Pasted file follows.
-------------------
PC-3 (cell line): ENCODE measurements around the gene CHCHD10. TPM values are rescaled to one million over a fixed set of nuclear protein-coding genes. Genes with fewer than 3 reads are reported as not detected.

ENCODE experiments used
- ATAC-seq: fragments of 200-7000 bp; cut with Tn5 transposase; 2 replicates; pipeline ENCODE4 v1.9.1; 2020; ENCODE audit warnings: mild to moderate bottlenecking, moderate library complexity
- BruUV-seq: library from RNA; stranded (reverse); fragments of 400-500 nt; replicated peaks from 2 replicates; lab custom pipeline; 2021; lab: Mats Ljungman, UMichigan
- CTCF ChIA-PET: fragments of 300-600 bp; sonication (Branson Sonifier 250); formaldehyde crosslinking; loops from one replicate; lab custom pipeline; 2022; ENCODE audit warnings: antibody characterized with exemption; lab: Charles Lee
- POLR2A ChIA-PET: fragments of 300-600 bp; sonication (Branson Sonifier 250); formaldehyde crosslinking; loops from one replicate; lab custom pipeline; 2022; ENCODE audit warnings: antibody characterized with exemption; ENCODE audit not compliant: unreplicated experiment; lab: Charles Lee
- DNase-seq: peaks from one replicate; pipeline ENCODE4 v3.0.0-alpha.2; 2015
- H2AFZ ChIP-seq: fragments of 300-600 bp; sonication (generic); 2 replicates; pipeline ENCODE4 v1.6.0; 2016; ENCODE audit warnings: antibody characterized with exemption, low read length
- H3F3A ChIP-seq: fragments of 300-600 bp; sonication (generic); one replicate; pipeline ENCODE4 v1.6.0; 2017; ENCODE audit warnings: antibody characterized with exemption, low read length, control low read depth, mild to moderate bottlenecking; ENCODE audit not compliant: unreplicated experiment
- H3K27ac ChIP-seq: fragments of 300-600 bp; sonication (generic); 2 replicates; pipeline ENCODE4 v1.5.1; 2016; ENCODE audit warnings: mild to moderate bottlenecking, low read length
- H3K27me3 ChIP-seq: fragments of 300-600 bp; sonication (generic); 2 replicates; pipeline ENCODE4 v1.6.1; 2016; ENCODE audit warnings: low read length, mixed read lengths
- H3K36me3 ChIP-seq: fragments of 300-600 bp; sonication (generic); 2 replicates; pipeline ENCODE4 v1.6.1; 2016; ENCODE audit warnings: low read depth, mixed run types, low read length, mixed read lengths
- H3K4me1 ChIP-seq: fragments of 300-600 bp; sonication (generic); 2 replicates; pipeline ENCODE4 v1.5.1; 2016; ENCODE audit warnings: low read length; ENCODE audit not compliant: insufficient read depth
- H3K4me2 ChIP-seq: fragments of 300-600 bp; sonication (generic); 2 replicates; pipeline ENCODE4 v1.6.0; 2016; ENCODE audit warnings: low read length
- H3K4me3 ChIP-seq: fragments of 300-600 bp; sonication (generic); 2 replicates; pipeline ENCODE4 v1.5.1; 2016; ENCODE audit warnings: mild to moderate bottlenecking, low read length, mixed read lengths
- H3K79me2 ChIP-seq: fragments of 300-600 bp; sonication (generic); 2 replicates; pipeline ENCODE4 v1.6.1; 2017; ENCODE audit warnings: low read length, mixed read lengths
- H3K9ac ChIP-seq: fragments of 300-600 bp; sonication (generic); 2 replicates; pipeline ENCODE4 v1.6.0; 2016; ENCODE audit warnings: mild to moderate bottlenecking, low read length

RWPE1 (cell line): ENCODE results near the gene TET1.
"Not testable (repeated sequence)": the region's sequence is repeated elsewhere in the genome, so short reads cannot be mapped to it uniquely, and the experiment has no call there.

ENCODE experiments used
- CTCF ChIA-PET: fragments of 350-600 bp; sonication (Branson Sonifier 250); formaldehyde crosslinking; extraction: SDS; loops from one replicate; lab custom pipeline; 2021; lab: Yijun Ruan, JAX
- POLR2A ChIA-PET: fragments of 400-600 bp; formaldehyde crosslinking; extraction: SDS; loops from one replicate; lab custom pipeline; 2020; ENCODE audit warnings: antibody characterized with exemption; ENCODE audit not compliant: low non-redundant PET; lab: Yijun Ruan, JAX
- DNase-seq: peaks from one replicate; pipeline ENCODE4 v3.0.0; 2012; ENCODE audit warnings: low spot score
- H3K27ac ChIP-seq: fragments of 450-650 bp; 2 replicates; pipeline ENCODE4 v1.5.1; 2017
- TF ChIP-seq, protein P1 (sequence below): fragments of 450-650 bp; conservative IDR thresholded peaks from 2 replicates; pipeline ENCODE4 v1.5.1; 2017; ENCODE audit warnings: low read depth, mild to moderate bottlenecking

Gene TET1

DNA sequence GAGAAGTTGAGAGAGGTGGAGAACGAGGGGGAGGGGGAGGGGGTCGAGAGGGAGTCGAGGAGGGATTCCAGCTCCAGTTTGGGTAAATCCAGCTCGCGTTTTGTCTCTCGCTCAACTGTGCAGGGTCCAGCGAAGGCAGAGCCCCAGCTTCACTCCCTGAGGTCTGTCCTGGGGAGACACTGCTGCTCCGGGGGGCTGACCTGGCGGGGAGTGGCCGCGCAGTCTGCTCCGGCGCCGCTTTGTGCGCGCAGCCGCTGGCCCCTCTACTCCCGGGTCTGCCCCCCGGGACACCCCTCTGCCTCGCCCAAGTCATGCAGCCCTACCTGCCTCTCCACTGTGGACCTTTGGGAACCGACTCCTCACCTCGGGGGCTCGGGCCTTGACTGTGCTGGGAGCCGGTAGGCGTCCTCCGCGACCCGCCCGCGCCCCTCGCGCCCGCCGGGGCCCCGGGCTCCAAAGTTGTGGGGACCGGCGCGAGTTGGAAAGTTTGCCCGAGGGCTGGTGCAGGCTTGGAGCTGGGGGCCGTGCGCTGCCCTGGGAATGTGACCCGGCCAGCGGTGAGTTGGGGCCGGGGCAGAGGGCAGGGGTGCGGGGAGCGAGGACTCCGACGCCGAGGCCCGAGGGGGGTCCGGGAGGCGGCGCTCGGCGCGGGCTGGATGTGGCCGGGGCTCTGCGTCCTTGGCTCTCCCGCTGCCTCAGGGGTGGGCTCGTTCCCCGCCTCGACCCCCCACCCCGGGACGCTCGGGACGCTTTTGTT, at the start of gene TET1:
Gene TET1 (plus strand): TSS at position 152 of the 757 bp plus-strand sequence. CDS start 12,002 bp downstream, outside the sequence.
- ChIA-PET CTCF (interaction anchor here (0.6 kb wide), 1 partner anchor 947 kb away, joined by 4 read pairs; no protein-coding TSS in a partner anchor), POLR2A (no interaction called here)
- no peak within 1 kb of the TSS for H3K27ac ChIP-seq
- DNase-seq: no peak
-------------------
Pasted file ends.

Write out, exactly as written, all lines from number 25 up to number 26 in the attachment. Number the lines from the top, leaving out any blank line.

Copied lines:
- TF ChIP-seq, protein P1 (sequence below): fragments of 450-650 bp; conservative IDR thresholded peaks from 2 replicates; pipeline ENCODE4 v1.5.1; 2017; ENCODE audit warnings: low read depth, mild to moderate bottlenecking

Gene TET1